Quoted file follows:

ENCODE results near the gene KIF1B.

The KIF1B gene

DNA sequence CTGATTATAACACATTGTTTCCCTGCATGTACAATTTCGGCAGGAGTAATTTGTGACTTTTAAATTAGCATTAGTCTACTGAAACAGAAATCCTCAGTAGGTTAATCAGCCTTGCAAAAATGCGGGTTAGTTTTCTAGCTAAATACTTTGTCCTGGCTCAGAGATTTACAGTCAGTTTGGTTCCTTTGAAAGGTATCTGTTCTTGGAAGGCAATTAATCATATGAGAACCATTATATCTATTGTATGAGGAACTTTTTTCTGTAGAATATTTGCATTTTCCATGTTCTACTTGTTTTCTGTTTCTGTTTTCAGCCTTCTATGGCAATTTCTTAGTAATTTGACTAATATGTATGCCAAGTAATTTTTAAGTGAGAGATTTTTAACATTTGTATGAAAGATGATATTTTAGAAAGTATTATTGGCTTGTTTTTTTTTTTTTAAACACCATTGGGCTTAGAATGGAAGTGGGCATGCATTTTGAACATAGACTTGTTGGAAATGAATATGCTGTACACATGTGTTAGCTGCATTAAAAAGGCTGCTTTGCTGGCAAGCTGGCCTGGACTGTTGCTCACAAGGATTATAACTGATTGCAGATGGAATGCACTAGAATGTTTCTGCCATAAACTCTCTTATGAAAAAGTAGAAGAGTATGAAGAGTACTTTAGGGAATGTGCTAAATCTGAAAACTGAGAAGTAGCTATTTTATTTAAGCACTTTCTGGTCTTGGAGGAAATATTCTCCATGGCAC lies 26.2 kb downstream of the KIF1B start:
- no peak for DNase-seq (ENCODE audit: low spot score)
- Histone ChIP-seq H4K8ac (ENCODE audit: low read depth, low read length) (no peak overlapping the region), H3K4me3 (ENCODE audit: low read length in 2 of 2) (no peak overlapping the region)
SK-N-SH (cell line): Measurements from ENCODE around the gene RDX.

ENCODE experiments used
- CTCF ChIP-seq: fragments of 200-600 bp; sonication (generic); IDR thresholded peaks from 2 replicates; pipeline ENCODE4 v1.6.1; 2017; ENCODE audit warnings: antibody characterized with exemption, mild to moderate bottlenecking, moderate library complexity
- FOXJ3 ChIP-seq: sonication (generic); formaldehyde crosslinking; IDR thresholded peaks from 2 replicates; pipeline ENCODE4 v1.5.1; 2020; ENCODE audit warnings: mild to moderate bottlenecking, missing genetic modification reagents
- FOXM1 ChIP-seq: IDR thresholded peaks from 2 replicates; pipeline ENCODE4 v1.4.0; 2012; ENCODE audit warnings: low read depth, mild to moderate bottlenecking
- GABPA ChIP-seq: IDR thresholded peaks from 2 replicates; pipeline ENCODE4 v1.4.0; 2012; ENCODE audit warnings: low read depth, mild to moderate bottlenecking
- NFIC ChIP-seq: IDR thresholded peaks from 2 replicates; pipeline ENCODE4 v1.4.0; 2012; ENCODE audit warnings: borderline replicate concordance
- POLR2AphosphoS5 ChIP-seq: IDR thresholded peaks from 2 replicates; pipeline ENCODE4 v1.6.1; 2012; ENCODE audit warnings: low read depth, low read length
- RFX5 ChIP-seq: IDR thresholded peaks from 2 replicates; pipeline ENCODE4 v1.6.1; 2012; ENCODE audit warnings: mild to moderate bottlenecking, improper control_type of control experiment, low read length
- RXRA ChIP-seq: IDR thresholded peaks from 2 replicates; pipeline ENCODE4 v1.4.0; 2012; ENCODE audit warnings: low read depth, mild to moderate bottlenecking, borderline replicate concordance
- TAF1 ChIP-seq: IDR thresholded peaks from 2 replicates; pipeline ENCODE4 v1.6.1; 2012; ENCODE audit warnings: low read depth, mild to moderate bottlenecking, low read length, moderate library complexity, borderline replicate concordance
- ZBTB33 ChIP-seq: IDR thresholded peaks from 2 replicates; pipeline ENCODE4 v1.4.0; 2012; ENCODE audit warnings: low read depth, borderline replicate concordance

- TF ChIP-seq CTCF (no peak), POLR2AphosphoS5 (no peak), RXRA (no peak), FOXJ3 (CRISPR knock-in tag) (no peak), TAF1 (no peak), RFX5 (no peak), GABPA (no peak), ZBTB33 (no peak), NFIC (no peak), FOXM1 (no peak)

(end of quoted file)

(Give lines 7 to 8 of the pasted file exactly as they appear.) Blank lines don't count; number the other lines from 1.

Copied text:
ENCODE experiments used
- CTCF ChIP-seq: fragments of 200-600 bp; sonication (generic); IDR thresholded peaks from 2 replicates; pipeline ENCODE4 v1.6.1; 2017; ENCODE audit warnings: antibody characterized with exemption, mild to moderate bottlenecking, moderate library complexity